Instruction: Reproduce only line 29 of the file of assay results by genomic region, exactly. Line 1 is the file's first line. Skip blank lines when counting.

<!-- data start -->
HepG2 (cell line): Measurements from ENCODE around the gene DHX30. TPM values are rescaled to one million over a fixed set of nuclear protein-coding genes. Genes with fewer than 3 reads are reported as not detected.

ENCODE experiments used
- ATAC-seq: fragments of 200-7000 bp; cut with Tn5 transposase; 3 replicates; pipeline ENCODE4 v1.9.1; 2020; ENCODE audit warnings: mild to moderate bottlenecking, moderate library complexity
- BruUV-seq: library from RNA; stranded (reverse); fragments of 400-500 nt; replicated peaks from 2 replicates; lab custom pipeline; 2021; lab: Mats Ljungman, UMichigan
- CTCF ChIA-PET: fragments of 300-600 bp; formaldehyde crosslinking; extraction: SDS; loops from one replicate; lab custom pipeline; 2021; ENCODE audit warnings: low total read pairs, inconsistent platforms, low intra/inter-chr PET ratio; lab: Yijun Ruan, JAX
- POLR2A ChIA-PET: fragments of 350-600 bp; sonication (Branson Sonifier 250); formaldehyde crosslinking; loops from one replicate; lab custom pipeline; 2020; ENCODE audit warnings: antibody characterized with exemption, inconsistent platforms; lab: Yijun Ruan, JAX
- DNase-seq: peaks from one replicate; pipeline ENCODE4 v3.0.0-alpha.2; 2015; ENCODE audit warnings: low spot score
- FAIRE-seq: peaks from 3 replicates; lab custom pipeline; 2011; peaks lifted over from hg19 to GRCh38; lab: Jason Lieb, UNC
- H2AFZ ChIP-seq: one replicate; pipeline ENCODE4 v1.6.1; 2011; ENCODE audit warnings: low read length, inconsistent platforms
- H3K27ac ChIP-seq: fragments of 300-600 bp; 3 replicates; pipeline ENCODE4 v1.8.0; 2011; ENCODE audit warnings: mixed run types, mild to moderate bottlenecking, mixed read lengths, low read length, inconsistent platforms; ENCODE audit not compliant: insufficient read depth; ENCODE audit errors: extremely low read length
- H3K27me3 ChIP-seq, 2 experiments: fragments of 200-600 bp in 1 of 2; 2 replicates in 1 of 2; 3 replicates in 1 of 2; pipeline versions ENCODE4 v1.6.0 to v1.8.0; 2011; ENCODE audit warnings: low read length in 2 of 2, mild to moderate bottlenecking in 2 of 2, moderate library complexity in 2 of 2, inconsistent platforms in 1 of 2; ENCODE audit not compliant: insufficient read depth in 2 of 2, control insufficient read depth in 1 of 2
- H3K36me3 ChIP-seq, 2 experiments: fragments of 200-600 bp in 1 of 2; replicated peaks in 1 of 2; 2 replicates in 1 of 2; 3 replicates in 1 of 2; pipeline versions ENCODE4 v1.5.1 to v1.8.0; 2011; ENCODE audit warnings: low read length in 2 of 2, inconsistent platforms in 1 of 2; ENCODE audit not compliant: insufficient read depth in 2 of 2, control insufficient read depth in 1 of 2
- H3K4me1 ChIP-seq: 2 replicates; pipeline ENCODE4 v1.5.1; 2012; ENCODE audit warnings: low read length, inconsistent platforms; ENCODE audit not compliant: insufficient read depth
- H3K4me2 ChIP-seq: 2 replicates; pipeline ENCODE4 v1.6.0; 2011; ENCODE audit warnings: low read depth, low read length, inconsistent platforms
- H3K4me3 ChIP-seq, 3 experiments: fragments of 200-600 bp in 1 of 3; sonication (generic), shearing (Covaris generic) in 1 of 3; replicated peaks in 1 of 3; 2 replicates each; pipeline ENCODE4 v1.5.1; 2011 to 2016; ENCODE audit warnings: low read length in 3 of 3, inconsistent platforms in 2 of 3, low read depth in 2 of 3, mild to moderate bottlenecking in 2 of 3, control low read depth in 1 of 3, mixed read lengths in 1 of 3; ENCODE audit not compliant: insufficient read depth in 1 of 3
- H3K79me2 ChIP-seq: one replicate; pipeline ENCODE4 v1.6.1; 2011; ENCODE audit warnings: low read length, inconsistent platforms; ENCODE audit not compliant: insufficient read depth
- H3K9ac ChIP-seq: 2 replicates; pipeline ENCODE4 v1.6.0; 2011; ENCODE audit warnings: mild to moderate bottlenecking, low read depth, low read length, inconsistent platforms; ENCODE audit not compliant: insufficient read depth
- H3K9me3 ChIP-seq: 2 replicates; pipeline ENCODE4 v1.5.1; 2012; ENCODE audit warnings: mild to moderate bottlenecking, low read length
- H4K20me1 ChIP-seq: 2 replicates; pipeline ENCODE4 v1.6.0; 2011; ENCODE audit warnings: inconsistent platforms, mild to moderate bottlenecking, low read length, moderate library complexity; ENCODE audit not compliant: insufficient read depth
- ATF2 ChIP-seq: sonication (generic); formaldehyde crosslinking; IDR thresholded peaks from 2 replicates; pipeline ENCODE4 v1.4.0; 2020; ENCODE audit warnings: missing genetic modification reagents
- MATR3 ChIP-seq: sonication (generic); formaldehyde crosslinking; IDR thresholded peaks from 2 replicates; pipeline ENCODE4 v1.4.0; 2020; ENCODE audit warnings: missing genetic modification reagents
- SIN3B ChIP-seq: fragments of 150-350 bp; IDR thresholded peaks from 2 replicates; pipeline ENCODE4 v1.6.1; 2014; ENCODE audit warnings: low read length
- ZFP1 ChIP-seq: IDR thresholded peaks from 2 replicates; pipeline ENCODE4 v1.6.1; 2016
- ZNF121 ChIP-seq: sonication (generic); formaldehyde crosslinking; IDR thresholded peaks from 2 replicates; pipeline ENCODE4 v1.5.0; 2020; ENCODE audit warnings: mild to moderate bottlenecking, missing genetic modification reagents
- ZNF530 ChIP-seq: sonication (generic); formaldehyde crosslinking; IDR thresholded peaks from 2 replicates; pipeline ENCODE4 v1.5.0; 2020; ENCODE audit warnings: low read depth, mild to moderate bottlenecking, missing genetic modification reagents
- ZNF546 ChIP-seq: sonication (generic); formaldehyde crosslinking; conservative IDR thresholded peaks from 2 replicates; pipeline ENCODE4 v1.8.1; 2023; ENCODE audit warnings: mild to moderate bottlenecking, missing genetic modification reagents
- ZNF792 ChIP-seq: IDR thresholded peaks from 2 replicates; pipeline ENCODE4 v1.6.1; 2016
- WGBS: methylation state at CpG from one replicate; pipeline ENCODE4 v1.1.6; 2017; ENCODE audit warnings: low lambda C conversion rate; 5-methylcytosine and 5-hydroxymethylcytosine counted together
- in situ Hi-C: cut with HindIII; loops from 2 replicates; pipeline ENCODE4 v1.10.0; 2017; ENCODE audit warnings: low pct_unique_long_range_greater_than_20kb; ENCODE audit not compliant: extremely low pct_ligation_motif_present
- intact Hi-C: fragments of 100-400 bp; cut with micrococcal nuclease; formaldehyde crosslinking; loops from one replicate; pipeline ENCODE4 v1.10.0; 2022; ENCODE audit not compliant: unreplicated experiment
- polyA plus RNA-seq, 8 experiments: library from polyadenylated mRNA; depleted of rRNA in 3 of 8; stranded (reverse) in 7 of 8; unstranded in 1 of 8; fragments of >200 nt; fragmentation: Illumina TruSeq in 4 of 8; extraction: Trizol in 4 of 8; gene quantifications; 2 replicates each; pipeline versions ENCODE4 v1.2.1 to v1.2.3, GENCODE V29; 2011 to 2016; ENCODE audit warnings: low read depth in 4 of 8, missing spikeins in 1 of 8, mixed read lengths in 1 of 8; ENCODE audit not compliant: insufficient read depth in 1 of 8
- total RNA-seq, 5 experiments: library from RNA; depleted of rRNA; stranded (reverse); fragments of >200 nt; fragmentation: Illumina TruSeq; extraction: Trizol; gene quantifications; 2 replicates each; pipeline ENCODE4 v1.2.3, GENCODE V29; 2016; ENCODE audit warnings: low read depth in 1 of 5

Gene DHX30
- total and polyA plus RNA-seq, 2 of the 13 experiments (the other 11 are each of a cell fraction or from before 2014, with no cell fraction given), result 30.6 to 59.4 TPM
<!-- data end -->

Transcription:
- in situ Hi-C: cut with HindIII; loops from 2 replicates; pipeline ENCODE4 v1.10.0; 2017; ENCODE audit warnings: low pct_unique_long_range_greater_than_20kb; ENCODE audit not compliant: extremely low pct_ligation_motif_present